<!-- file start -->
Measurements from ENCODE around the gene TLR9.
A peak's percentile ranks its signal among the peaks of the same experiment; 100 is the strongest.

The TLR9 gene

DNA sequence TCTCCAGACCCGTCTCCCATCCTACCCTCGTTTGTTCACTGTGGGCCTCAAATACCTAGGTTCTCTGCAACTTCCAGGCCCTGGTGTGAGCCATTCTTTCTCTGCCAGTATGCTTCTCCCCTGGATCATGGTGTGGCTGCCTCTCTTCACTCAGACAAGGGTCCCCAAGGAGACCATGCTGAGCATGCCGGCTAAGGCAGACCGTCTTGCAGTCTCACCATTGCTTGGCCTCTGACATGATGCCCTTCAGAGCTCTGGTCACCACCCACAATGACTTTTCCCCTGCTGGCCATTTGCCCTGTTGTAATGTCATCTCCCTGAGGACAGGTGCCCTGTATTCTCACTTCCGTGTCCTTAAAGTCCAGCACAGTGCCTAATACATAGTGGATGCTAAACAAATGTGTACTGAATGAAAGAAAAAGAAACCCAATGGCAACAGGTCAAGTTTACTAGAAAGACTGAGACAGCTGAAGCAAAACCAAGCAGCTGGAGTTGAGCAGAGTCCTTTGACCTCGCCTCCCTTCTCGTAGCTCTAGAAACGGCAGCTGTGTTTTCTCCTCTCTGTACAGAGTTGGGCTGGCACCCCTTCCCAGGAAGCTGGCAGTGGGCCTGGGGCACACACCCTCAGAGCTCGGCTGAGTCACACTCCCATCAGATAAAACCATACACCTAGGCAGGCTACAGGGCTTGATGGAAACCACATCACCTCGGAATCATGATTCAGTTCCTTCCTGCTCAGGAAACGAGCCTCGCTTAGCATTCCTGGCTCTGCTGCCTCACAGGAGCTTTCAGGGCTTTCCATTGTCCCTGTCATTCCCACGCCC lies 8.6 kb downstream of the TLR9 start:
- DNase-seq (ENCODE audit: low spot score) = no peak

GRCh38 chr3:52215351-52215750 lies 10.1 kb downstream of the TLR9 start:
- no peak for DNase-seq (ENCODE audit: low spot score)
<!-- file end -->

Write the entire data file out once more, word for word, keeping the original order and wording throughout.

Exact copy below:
Measurements from ENCODE around the gene TLR9.
A peak's percentile ranks its signal among the peaks of the same experiment; 100 is the strongest.

The TLR9 gene

DNA sequence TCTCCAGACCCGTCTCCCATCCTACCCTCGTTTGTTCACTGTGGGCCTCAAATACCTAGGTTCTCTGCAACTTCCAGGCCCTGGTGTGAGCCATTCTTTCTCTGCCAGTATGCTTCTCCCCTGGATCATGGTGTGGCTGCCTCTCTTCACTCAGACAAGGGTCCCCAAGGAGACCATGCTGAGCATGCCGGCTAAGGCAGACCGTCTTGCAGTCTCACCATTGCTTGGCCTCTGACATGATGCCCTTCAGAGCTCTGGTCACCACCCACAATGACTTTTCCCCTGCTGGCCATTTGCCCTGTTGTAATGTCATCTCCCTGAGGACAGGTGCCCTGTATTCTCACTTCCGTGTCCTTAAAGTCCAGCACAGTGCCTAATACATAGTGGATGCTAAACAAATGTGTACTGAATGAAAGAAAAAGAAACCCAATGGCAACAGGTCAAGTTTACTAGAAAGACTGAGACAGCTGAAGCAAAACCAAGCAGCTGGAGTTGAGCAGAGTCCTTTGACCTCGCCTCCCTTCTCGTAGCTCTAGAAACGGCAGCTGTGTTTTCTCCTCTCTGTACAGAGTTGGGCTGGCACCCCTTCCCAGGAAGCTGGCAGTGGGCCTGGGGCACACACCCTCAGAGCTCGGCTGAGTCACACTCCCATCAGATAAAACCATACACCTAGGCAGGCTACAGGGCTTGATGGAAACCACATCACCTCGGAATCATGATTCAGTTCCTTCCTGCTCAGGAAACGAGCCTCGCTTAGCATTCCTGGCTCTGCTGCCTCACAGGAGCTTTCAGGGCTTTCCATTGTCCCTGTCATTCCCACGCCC lies 8.6 kb downstream of the TLR9 start:
- DNase-seq (ENCODE audit: low spot score) = no peak

GRCh38 chr3:52215351-52215750 lies 10.1 kb downstream of the TLR9 start:
- no peak for DNase-seq (ENCODE audit: low spot score)